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cables) (HUDDLESTON 2010). The impact of electromagnetic fields emitted by the cables transporting
the energy from the turbines to the shore on benthic animals and invertebrates in general is not
very well known. On the other hand benthic communities can use the newly introduced structures
as additional habitat and this way contribute to generating an artificial reef (LINLEY et al. 2007). Such
an artificial reef may be attractive for mobile animals, such as fish or marine mammals, which may
use the reef as a feeding ground or, in case fishing is prohibited in the OWF, as a refuge (DEGRAER et
al. 2013). Whether these secondary impacts of an OWF are beneficial for an ecosystem depends on
several factors, such as the native habitat structure or the organisms, mainly colonizing the artificial
reef. As some fish species have excellent hearing capabilities fish may also be harmed by the noise
introduced to the marine realm by the piling of the foundations into the ground or by the pressure
associated with the piling events (MUELLER-BLENKLE et al. 2010).
Marine mammals are known to respond at large distances to noise levels generated during
construction. The main concern is that the sensitive auditory systems can be seriously harmed by
pulsed noise generated during piling activities (e.g., eliciting a temporary or permanent threshold
shift (BRANDT et al. 2014)). Also temporary or permanent displacement (habitat loss) is seen as a
major pressure on marine mammals, because it can be followed by negative effects on the
individual as well as on the population level. For birds several negative impacts are known. The
physical presence of the OWF can lead to habitat loss as some species tend to avoid the windfarm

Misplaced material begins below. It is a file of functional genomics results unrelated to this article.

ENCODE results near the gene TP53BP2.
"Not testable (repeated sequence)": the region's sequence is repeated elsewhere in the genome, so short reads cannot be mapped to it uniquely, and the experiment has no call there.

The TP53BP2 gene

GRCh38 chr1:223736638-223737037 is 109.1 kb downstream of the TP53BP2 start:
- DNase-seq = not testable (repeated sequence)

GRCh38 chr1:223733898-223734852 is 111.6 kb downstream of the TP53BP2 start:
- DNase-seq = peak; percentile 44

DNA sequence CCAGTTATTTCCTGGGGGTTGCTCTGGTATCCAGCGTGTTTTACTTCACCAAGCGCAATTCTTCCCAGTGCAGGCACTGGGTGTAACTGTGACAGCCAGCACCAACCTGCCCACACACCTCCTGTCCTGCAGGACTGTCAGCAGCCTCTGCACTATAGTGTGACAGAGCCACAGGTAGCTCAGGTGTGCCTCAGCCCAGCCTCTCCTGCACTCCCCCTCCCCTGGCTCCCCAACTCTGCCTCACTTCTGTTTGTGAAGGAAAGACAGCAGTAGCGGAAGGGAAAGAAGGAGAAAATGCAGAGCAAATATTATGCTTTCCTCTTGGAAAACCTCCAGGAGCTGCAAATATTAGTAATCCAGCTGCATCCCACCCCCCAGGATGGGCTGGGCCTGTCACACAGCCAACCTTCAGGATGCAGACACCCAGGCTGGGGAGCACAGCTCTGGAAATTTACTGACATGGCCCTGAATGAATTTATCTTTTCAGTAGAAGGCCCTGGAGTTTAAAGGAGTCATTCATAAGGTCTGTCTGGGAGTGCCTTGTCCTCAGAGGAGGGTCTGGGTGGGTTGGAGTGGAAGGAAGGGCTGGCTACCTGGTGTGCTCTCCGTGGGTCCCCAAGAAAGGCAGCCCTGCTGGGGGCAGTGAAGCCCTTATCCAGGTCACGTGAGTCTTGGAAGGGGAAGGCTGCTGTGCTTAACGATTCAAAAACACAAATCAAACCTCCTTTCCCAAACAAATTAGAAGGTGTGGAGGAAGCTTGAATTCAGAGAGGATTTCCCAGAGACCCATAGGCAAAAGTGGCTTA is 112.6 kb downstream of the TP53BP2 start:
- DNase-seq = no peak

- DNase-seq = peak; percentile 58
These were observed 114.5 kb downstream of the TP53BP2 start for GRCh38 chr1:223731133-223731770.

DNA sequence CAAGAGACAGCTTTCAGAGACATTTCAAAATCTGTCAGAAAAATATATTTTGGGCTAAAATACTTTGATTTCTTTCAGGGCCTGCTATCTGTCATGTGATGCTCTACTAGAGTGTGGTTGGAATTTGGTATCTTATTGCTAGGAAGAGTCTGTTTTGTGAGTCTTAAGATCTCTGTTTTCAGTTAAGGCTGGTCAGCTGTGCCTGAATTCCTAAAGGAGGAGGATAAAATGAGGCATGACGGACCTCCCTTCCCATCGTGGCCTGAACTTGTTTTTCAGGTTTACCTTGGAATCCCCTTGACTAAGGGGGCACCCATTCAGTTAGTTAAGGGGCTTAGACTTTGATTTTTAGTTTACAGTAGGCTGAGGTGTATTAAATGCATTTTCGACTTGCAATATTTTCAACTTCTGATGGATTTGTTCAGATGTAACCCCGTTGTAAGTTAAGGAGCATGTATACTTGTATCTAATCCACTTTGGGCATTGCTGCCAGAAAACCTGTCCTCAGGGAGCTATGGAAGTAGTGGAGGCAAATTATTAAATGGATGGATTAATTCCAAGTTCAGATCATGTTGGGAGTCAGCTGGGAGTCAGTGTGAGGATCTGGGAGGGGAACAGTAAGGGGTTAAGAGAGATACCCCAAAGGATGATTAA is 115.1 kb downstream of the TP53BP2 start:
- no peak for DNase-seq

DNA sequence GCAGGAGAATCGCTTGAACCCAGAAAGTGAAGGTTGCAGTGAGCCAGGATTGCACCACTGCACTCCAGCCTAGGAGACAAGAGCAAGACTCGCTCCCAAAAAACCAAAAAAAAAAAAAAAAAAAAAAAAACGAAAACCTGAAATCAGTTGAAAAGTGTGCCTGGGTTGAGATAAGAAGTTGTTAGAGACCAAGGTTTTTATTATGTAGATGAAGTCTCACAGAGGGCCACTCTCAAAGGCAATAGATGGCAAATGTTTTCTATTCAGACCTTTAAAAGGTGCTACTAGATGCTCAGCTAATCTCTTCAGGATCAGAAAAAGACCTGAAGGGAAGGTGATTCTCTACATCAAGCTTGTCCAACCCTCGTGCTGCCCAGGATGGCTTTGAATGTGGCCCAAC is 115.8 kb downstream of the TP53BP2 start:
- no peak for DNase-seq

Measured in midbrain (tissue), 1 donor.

area (Garthe et al. 2018). Furthermore the OWF can act as a barrier on migration routes of migrating
birds and force the birds to change their original route. Furthermore birds face a potential risk of
mortality due to an elevated collision risk with the turbines (DEGRAER et al. 2013).
In order to minimize negative impacts of OWF on the marine environment, it is recommended to
follow the principles of 1. Avoidance 2.Mitigation and 3.Compensation. Negative impacts should be
generally avoided. If this is not possible, these impacts should be mitigated following best-practice
strategies and, as the least preferred option, the impacts should be compensated adequately.
Possible strategies for avoidance and mitigation of negative pressures of most concern are
presented in this report, including case studies of OWF, where these methods have been applied.
Furthermore monitoring methods and research projects are highlighted, focussing on Northern
European countries and how those can be adapted to future projects in the Mediterranean Sea.
Rising anthropogenic activities by increasing offshore wind developments will also cause spatial
competition with other economic sectors (e.g., fisheries or tourism) as well as ecologic interests
and targets, such as existing/planned Marine Protected Areas (MPAs) or sites of special ecological
value. Since the 1950 there has been consistent progress in establishing protected areas in the
Mediterranean Sea and in 2016 there were 1231 sites designated as MPAs, which equals 7.14% of
the area of the Mediterranean Sea (MedPAN et al. 2016) (Figure 1.1).
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Figure 1.1 MPAs in the European Part of the Mediterranean Sea and planned OWFs. National (dark green)